Katie Hartfiel is an author and speaker dedicated to sharing the intense love of the Lord. As a teenager, Katie fell in love with Christ at a Steubenville youth conference in her home state of Colorado. She received a degree in theology from Franciscan University of Steubenville and served as a youth minister for seven years in Houston, where she now resides with her husband, Mark, and two daughters. In 2012, Katie released her first book, Woman in Love. This work coaches young women as they strive for purity through praying for and journaling to their future spouse. She has been blessed to watch hearts come alive with the realization that our faithful God hungers to exceed our deepest desires.
I first met Katie and her husband Mark when they gave a talk at my school. It was part of a series of lectures called Bottom of the Cup. Katie’s testimony inspired me to address my journal entries to my “Beloved,” which could apply to a future earthly husband or a godly one.
What was the inspiration behind the Woman In Love book and the brand as a whole?
Woman In Love is a term that was coined by the girls in my youth program and I as an alternative to the phrase “Woman of God.” We tended to associate the thought of being a “Woman of God” with images of churning butter. There is nothing wrong with such an image, but we felt that what really described us was that we were women who were madly, deeply, passionately in love. This love radiates into everything we think, do and say. We are defined by this love. This is the heart of being a Woman of God… being a woman who loves and who is beloved. The book focuses on the fact that when we accept Jesus as our First Love, He is free to mold us for our second love- whether that be the Church or a spouse.
What are you doing nowadays?
I was a full time youth minister in Houston for seven years and left my position about 6 months after my second child was born. I am now a full-time stay-at-home-mom. My kids and I sleep too late and them stumble around getting ready for our day. I homeschool in the mornings, play in the early afternoon and work on my ministry in the late afternoon. Evenings are usually spent on my holey couch with my husband and a hot beverage. On the side I do some speaking and writing which allows me to be with teens and share my passion.
What do you have to say to those who think young adults aren’t participating enough (or even at all) with church activities?
It is hard to find a home in parish life when you are a young adult. Many programs are geared toward youth or families… and let’s be honest– a lot of old people. The truth is that the church will benefit from an awakening of the young adult demographic! Their gifts are endless! I have so many young adult friends who have given so much to our parish through heading fundraising efforts, teaching and serving. The truth is that when we give to our parish we receive.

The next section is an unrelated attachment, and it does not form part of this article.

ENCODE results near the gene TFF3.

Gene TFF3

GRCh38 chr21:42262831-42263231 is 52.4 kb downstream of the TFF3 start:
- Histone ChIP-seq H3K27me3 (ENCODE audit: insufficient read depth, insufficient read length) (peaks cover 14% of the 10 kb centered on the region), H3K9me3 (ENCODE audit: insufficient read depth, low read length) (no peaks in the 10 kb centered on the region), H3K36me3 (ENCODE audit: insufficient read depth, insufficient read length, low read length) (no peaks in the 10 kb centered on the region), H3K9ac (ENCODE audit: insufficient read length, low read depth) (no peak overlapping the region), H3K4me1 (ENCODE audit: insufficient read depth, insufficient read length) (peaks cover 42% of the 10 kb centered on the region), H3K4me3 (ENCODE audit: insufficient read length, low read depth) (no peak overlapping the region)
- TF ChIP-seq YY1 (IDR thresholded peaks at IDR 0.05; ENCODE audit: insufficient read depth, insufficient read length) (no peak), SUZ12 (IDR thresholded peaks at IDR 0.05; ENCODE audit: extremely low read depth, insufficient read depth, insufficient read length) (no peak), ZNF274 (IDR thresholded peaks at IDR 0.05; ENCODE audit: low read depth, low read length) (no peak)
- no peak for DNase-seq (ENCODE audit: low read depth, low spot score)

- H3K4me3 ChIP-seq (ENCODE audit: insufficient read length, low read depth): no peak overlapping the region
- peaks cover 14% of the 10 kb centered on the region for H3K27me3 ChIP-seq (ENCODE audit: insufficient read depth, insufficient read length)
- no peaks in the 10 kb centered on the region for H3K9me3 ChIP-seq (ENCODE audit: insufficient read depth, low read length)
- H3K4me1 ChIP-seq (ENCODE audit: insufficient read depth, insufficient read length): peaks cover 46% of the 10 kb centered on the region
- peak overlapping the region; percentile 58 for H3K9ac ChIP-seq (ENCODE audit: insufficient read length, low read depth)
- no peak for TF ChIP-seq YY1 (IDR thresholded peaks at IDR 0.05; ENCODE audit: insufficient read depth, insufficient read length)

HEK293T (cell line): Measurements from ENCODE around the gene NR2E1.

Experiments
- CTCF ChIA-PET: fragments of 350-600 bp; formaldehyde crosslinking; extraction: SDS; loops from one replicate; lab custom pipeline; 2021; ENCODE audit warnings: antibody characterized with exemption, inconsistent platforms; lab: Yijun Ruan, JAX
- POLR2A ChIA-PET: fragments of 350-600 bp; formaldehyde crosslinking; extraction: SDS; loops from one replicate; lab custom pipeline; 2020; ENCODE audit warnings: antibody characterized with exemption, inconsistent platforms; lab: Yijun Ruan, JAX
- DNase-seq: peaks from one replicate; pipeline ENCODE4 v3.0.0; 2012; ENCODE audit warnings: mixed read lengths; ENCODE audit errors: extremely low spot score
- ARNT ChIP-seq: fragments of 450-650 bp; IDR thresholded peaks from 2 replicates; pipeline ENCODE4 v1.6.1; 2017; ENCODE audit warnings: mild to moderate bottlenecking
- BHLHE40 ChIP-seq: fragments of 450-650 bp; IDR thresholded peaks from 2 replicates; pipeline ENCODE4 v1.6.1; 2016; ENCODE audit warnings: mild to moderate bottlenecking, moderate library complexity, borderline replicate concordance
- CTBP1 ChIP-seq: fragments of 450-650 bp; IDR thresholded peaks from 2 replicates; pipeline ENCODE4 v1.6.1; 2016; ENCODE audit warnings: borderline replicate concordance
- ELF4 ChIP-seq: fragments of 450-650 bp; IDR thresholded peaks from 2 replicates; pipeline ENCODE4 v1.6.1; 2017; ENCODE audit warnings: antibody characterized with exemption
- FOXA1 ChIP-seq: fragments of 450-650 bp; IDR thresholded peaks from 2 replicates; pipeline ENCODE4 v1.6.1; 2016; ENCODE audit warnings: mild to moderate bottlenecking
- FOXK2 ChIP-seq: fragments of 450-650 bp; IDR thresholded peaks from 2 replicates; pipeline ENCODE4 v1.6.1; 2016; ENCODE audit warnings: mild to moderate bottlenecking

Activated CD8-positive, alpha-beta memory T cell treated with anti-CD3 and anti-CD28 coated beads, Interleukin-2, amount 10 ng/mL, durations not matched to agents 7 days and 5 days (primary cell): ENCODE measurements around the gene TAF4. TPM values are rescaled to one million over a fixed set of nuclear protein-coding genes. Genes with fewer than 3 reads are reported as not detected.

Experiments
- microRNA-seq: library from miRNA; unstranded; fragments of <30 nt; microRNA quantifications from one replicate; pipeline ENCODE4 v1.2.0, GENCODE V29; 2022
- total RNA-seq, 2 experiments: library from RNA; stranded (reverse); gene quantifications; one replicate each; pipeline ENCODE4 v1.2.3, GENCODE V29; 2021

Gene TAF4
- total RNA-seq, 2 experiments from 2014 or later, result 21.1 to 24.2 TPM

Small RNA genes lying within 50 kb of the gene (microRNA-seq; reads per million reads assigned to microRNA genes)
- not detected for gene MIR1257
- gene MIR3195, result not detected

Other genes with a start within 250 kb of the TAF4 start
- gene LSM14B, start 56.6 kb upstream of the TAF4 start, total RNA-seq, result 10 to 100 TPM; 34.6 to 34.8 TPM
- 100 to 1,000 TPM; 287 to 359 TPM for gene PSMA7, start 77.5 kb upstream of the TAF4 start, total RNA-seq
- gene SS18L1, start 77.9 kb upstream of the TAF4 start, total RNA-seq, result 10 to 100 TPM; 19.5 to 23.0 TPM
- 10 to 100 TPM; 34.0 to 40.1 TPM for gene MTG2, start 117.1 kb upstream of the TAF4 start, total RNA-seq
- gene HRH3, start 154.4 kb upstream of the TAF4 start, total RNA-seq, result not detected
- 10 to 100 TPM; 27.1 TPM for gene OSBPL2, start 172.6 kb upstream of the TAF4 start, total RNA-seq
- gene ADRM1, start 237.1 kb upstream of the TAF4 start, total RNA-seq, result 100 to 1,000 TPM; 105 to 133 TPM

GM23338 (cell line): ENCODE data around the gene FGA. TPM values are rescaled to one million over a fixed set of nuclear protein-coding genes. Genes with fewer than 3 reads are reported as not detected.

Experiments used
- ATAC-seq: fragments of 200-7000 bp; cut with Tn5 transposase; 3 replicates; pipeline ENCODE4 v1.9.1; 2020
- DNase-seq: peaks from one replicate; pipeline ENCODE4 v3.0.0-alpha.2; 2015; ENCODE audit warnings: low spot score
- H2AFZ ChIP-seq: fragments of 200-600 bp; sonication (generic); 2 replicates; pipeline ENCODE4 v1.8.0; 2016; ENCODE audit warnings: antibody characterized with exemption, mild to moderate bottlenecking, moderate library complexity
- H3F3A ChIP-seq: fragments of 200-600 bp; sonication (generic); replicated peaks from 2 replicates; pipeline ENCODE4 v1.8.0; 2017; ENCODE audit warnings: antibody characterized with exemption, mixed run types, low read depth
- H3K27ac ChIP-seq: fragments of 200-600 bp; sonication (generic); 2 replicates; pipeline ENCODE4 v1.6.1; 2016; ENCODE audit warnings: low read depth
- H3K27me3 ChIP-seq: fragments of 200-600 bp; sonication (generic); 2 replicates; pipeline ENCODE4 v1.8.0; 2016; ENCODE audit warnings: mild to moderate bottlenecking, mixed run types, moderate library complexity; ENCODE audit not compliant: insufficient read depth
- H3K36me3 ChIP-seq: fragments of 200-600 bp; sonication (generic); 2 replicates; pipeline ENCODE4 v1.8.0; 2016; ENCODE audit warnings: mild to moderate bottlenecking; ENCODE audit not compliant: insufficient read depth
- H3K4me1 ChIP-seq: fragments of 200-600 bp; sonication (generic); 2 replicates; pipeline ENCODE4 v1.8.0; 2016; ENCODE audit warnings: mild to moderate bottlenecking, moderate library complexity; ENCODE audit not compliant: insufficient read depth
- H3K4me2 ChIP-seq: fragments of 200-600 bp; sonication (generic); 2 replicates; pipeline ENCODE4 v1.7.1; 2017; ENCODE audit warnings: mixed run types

What do you think is the best thing about being married and being a mother? How different is it from being single or a religious sister?
The best part is the experience of meeting God in my kids and husband. They teach me all the time about God’s unconditional love for me. At least once a day, usually more, I find myself looking at their faces and feeling overwhelmed in adoration of God’s generosity. When we find the path God is calling us on, He WILL encounter us. He does so in a particular singular way through marriage, and He does so in a particular singular way through single life and a particular singular way through religious life. He knows the place that will set our hearts on fire.
Who is your go-to saint for things relating to motherhood? Who was your go-to saint when you were waiting for your husband-to-be? Any saints that you designated for your daughters?
I spend a lot of time shooting arrow prayers to the Blessed Mother during the day. I often like to ask her to come and take over so I can have 5 minutes.
A saint that has really introduced herself into my life beginning during my Husband-To-Be prayer days is St. Philomena who is the patroness of purity for the 21st century. She stood up against her country, family and the most powerful man in the world in the name of purity and she is a powerhouse. She has been very faithful to me in her intercessions! My daughters both have a love of St. Philomena and St. Clare, but they are particularly partial to St. Therese.
What advice would you give to young women and their mothers about discerning vocations and relationships?
Trust. God will never be outdone in generosity, and if we are generous with God He will be generous with is. I heard before that faith is knowing that when you step off the cliff you will either be given solid ground to walk on, or be given the wings to fly. We tend to rush things in discernment, but young women- you aren’t waiting for your love story to start- you are living it RIGHT NOW. Today is an important day in your formation for your vocation. Worry about today and live one step at a time.
If you could go back to when you started writing letters to your HTB, what would you tell her?
I think about this a lot actually. I would say, “Katie, put your head down and just make it. It’s all going to be better than you could imagine on the other side. God is hiding you in His wounds and sharing tears beside you- He is sharing in your cross, but He will also share with you His Resurrection.”